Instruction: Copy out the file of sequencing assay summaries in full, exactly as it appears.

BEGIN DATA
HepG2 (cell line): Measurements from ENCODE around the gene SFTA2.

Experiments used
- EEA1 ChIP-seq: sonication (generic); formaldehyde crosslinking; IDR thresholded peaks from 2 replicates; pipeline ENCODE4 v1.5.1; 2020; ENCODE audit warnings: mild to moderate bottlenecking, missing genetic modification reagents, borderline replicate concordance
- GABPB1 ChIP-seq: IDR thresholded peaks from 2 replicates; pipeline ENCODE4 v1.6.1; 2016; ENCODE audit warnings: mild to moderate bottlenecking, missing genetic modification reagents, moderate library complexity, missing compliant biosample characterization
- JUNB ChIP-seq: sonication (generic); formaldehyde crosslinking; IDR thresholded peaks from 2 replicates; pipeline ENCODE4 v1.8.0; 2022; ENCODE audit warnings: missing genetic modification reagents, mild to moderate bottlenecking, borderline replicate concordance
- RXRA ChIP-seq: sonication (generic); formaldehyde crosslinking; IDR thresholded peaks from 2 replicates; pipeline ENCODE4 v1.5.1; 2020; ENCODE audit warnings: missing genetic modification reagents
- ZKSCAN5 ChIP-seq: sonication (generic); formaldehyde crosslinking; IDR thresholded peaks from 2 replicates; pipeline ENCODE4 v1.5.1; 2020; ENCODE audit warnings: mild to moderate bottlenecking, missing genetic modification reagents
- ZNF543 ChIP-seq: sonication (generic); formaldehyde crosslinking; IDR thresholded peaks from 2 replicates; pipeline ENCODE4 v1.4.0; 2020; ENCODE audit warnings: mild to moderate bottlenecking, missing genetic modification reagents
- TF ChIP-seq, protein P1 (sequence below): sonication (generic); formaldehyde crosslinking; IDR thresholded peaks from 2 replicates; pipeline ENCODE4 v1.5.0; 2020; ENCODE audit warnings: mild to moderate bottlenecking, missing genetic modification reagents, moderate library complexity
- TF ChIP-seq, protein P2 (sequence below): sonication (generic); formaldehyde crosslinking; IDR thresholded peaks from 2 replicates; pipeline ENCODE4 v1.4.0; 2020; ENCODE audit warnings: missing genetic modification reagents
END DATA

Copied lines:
HepG2 (cell line): Measurements from ENCODE around the gene SFTA2.

Experiments used
- EEA1 ChIP-seq: sonication (generic); formaldehyde crosslinking; IDR thresholded peaks from 2 replicates; pipeline ENCODE4 v1.5.1; 2020; ENCODE audit warnings: mild to moderate bottlenecking, missing genetic modification reagents, borderline replicate concordance
- GABPB1 ChIP-seq: IDR thresholded peaks from 2 replicates; pipeline ENCODE4 v1.6.1; 2016; ENCODE audit warnings: mild to moderate bottlenecking, missing genetic modification reagents, moderate library complexity, missing compliant biosample characterization
- JUNB ChIP-seq: sonication (generic); formaldehyde crosslinking; IDR thresholded peaks from 2 replicates; pipeline ENCODE4 v1.8.0; 2022; ENCODE audit warnings: missing genetic modification reagents, mild to moderate bottlenecking, borderline replicate concordance
- RXRA ChIP-seq: sonication (generic); formaldehyde crosslinking; IDR thresholded peaks from 2 replicates; pipeline ENCODE4 v1.5.1; 2020; ENCODE audit warnings: missing genetic modification reagents
- ZKSCAN5 ChIP-seq: sonication (generic); formaldehyde crosslinking; IDR thresholded peaks from 2 replicates; pipeline ENCODE4 v1.5.1; 2020; ENCODE audit warnings: mild to moderate bottlenecking, missing genetic modification reagents
- ZNF543 ChIP-seq: sonication (generic); formaldehyde crosslinking; IDR thresholded peaks from 2 replicates; pipeline ENCODE4 v1.4.0; 2020; ENCODE audit warnings: mild to moderate bottlenecking, missing genetic modification reagents
- TF ChIP-seq, protein P1 (sequence below): sonication (generic); formaldehyde crosslinking; IDR thresholded peaks from 2 replicates; pipeline ENCODE4 v1.5.0; 2020; ENCODE audit warnings: mild to moderate bottlenecking, missing genetic modification reagents, moderate library complexity
- TF ChIP-seq, protein P2 (sequence below): sonication (generic); formaldehyde crosslinking; IDR thresholded peaks from 2 replicates; pipeline ENCODE4 v1.4.0; 2020; ENCODE audit warnings: missing genetic modification reagents